The Distant Jesus

In John 14:6, Jesus says to his disciples, “I am the way and the truth and the life.  No one comes to the Father except through me.”  It sounds pretty strait forward and yet because it is often reduced to a sound-bite-turned-into-proof-text-propositional-claim, there is something we are missing.

To begin with, Jesus says “I am the way…truth…life.”  In other words, the way, truth, and life is a person and the person is Jesus.  Jesus is the way, truth, and life.  This has profound implications, for all of our creeds, confessions, statements of faith, etc… must never be substituted as the way, truth, and life.  Further more, Jesus’ claim to be the way, truth, and life is a triune claim.  The three aspects of this claim come as one claim and we cannot truly accept any one aspect of this claim apart from the others.  But by truly believing that Jesus is the way, truth, and life, we see him as the embodiment of all that is true and the way he lived his life as the true way of life and thereby participate in the life that he is.

From this perspective, Jesus’ claim appears to be very functional.  This seems even more clear when we realize this claim comes in the midst of Jesus’ final conversation with his disciples before his death, in which he is preparing them to carry on his mission after his departure.  Jesus begins this conversation by washing the feet of his disciples as a demonstration of the mission he has prepared them for (Jn 13:1-16).  Then shortly after making this claim, Jesus says to his disciples, “Very truly I tell you, whoever believes in me will do the works I have been doing, and they will do even greater things than these…” (Jn 14:12).


I have often confused Jesus and scripture, seeing the later as the the way, truth, and life when in fact it is only a witness to this.  In doing so, I am struck by the ways I have used my interpretation of scripture as a box to contain Jesus and make him into a safe and palatable way, truth, and life.

I don’t think I am alone.  In fact, I know I am not alone.  Other Christians have done the same or similar thing with Christian tradition.  While others have turned Jesus’ claim in John 14: 6 into a proposition, making the proposition to be the way, truth, and life.

The more we do this, the more Jesus seems to become a distant figure within history to make a statue out of rather than the Living God we follow.

And the greater things…  As they say on television, “Stay tuned!”

5 responses to “The Distant Jesus

  1. In Orthodoxy the Creed is more properly called the Symbol of the Faith, for the faith is not the dogmas but the Incarnate Person of Christ, as the Second Person of the Godhead.
    When Revelation is reduced to Scripture, as with sola Scriptura, then it follows that an idolatry of Scripture will occur. We are not a people of the Book; the Book having been superceded by the Incarnate Lord.
    When Scripture is said to be perspicuous it idolatrizes reason and its ability to know the Truth, and the Way and the Life; for the Way and the Truth and the Life is not apprehended primarily with the brain but with the hungering and thirsting heart that is pure.
    When belief in the Church as the Resurrected Body of Christ fails, then we no longer have the ‘organ’ through which the fulness is revealed, the person of Christ, in His Body, animated by His Spirit. Christ’s kenosis was to the level of Humanity, not a Book.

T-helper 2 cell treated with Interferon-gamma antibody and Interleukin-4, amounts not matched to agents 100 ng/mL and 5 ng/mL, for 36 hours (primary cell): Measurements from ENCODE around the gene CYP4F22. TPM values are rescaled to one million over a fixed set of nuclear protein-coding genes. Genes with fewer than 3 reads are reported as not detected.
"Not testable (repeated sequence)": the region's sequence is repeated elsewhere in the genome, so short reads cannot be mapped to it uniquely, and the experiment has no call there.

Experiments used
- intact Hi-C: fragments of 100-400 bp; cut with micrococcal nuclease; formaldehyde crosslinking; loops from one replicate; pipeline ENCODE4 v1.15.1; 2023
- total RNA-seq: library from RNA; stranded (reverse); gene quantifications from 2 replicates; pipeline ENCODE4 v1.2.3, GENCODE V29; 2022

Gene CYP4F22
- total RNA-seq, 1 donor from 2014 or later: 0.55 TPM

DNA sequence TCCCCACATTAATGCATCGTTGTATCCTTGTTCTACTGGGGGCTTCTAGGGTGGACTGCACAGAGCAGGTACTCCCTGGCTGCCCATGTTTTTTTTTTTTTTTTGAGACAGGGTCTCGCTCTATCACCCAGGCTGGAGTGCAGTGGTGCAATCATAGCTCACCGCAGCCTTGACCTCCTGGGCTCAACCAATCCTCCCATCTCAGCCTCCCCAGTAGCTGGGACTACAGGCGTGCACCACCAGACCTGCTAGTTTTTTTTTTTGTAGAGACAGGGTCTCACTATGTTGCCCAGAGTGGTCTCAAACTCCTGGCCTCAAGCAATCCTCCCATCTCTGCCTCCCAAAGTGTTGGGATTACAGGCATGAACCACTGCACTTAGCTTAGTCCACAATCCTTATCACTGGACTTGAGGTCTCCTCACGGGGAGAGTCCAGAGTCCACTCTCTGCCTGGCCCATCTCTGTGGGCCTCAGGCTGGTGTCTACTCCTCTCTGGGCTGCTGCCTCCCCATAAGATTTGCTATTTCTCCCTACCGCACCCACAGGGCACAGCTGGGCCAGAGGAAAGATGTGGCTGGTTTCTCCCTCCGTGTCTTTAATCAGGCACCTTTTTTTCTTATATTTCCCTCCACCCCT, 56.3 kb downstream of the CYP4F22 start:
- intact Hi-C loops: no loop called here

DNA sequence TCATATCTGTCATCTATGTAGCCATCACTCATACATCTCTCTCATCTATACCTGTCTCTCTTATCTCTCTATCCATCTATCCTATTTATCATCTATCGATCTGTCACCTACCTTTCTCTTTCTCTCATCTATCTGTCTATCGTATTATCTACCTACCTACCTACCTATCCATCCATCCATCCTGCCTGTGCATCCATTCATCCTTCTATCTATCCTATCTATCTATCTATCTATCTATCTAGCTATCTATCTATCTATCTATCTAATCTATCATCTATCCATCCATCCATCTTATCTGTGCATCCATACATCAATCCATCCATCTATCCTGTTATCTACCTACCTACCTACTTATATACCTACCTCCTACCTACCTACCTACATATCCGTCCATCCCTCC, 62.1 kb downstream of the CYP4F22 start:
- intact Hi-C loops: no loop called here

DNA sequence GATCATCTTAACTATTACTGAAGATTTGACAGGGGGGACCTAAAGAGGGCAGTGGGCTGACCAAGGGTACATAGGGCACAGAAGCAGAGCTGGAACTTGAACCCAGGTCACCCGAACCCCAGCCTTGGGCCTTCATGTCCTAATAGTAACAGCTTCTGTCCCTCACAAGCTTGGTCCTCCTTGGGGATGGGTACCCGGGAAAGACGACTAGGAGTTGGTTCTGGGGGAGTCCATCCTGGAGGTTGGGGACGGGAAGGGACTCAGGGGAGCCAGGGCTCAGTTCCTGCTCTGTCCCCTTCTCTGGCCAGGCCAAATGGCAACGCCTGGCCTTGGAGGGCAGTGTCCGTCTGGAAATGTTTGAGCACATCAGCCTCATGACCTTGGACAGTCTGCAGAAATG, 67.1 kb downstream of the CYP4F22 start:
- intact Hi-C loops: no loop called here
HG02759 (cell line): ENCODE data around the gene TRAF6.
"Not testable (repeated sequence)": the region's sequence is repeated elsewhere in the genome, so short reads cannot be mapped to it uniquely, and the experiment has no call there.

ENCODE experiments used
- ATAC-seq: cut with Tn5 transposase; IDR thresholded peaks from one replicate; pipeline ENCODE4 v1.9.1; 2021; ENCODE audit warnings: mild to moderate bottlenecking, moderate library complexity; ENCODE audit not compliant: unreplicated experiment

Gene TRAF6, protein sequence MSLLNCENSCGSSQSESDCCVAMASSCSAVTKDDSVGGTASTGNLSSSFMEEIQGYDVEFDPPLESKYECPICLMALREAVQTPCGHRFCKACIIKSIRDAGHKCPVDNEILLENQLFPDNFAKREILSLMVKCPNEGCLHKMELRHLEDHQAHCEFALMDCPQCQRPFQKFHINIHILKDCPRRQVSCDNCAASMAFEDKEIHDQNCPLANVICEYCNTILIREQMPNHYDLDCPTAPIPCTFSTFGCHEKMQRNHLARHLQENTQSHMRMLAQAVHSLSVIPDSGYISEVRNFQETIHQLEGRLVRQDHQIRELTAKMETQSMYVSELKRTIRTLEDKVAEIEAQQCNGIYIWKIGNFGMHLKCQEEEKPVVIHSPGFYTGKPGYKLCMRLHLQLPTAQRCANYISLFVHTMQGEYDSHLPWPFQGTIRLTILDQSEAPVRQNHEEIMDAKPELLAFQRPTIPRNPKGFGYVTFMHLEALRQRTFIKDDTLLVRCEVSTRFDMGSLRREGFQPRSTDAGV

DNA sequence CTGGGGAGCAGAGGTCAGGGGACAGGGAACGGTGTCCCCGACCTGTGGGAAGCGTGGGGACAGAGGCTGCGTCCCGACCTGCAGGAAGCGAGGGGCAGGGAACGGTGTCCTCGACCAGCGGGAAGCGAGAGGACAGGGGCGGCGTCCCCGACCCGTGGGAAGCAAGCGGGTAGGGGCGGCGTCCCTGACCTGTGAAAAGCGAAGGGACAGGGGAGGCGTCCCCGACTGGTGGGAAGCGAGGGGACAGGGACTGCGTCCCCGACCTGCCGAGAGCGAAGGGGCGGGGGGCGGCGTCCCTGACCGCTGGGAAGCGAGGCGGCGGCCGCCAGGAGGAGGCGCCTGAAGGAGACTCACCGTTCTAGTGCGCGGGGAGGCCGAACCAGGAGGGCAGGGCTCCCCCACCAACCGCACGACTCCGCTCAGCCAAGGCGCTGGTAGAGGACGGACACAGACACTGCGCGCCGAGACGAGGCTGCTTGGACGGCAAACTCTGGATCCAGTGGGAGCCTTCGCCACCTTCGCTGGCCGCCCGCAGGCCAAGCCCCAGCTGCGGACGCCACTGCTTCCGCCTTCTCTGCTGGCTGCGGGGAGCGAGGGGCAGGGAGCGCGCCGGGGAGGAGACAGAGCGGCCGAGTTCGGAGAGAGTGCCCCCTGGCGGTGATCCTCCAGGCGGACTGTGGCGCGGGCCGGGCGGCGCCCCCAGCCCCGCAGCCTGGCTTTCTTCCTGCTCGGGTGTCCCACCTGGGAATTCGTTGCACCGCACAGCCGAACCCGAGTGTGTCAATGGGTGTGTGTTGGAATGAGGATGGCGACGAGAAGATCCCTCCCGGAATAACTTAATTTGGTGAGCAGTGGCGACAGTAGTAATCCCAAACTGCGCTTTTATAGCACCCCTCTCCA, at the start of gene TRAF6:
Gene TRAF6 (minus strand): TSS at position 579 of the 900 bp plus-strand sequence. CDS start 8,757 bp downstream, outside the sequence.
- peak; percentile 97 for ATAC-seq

• I don’t been to be offensive but regardless of the semantics of our language, the Creed (Symbol of the Faith) among Orthodoxy is just as susceptible to becoming the object of the way, truth, and life, rather than a window or vehicle into the way, truth, and life that Jesus is.

      • This is entirely true, but in Orthodoxy the consensus of the Faith is that the entirety of the Church is Sacrament. Out contact point with God is not narrowed down to Sacred Text alone. Because of that Scripture is less likely to be spoken of formally and approached formally and informally as the Word become Text.
        There is also the 2000 year old Tradition of Inner Prayer that militates against the misperception Scripture in the place of Jesus. The whole Tradition of Inner Vision of God , the descent of the Mind into the spiritual heart, and the Hesychastic Tradition of the Presence within the Stillness, work powerfully against that.
        There is also the strong teaching that Scripture is formally speaking not Revelation, but inspired pointer to Revelation. Revelation is not propositions in Orthodoxy, but because It is the Uncreated Energies of God Himself, is Ineffable. And Revelation comes, not to the educated, but to the hungry and pure in heart.
        There is also the Lex Credendi preserved in the Lex Orandi of the Liturgical Materials that point away from that. I have never heard any Orthodox say that though there probably be a good number that, because of lack of true heart engagement with the Lord, exist on the outside, and the outside is all they know. But never have I heard, in these days the Spirit only works through the Word, since the death of the Apostles.

  2. Jn. 1:17 also makes a large distinction between Jesus and most of scripture: the law was given through Moses; grace and truth came through Jesus Christ. Yet even parts of the N.T., like Paul’s letters, can be (mis)interpreted in order to focus only on Jesus’ death (as Savior for sins), and miss how close Paul was to the living Jesus. And of course people can pick and choose which parts of the Gospels they prefer, so their Jesus ends up looking a lot like themselves.

    • I believe scripture serves as a window to know Jesus. However, I also realize that we can read scripture in such a way that we only end up remaking Jesus after our own “ologies” and “isms”.

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